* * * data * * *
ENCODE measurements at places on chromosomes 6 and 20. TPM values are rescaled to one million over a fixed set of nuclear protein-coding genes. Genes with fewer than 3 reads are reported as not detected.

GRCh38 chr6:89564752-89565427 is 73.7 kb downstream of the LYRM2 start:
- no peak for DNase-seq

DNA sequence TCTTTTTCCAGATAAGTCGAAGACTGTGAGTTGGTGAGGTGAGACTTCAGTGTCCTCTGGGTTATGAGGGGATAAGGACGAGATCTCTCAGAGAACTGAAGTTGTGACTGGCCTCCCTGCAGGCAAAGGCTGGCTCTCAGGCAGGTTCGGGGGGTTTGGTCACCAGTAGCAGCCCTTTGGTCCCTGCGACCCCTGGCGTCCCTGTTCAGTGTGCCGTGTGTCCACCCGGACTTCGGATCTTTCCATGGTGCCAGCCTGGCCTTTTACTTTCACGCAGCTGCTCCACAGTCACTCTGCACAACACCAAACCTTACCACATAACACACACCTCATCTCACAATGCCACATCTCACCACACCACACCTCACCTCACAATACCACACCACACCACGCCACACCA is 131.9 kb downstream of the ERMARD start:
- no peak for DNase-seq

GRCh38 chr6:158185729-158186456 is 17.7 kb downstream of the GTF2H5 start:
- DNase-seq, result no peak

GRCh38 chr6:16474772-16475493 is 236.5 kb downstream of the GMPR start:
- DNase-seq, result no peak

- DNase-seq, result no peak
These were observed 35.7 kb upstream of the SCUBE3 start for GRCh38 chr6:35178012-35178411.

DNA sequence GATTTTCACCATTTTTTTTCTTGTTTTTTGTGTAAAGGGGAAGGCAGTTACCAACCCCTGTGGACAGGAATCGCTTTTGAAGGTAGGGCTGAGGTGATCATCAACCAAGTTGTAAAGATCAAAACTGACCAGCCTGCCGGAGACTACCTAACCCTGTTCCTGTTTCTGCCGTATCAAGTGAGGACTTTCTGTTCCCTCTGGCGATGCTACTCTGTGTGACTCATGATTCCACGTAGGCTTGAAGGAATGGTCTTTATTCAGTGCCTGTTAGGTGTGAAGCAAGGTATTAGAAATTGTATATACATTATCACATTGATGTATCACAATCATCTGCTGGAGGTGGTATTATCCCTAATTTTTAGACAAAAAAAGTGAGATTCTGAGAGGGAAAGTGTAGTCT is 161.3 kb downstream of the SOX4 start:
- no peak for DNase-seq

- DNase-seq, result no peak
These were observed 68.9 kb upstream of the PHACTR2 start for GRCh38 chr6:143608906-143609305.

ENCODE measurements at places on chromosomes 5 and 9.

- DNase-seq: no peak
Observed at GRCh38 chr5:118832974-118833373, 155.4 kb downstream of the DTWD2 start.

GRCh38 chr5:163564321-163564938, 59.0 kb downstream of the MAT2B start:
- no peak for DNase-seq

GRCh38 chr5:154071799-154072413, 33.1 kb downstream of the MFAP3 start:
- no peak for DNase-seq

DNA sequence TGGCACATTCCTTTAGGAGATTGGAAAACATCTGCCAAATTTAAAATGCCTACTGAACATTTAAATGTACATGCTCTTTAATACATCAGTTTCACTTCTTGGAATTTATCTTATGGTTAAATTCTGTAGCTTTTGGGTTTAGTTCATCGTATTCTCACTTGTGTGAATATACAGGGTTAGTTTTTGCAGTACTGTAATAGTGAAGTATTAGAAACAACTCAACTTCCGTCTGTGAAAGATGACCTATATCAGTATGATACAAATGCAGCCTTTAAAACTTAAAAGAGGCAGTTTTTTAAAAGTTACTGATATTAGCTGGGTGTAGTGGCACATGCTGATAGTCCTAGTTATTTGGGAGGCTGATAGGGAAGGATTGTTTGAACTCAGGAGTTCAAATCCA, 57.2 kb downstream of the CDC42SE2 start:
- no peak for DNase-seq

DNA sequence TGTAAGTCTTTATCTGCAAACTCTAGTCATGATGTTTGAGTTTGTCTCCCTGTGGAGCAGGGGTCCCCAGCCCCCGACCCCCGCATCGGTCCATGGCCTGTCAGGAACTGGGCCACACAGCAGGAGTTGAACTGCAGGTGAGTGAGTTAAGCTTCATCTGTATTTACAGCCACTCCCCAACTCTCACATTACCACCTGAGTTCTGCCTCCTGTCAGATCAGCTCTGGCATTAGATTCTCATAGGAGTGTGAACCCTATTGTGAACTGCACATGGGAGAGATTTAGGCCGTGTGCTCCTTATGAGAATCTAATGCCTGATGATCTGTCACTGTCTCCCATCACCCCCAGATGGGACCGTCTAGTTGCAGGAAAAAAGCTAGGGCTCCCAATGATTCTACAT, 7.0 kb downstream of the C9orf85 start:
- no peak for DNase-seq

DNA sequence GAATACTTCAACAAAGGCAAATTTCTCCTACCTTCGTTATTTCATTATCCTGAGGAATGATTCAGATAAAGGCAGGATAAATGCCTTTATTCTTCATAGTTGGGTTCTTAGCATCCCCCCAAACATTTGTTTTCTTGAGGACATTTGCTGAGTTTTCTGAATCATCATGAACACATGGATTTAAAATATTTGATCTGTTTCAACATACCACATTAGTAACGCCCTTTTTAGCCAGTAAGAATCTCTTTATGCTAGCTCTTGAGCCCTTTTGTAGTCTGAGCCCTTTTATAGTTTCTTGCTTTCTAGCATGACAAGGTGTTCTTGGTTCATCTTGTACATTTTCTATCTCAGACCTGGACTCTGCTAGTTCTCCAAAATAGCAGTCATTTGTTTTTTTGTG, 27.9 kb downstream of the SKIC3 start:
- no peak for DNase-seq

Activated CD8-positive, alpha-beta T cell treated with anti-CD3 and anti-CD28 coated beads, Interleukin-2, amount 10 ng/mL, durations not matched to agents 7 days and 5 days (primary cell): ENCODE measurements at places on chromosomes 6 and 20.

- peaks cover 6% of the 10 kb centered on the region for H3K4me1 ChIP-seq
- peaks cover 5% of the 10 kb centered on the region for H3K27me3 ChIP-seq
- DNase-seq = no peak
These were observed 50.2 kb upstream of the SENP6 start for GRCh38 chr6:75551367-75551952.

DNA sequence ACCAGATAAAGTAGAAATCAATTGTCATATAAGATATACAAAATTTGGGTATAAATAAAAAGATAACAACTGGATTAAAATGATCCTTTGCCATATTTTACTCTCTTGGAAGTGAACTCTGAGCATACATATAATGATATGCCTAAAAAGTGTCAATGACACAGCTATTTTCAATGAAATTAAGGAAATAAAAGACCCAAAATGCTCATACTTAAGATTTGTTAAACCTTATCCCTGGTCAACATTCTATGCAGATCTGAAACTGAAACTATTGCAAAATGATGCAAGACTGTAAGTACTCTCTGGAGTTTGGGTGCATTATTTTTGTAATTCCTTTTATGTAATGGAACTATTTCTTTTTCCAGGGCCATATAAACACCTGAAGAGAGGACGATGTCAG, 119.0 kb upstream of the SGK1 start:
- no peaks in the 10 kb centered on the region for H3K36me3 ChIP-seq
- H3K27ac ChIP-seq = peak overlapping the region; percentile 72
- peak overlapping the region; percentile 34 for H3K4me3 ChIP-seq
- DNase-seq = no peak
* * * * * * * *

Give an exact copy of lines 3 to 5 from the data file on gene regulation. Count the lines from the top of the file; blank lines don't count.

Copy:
- no peak for DNase-seq

DNA sequence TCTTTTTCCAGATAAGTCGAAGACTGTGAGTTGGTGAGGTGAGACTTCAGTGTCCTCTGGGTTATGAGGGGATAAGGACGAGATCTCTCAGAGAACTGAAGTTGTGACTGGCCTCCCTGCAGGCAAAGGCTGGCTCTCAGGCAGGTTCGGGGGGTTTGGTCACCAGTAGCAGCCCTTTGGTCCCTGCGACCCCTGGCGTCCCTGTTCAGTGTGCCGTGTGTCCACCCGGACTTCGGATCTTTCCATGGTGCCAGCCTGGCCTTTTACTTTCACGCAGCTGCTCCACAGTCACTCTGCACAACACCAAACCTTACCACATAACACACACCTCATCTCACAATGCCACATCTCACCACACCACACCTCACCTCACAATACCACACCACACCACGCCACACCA is 131.9 kb downstream of the ERMARD start:
- no peak for DNase-seq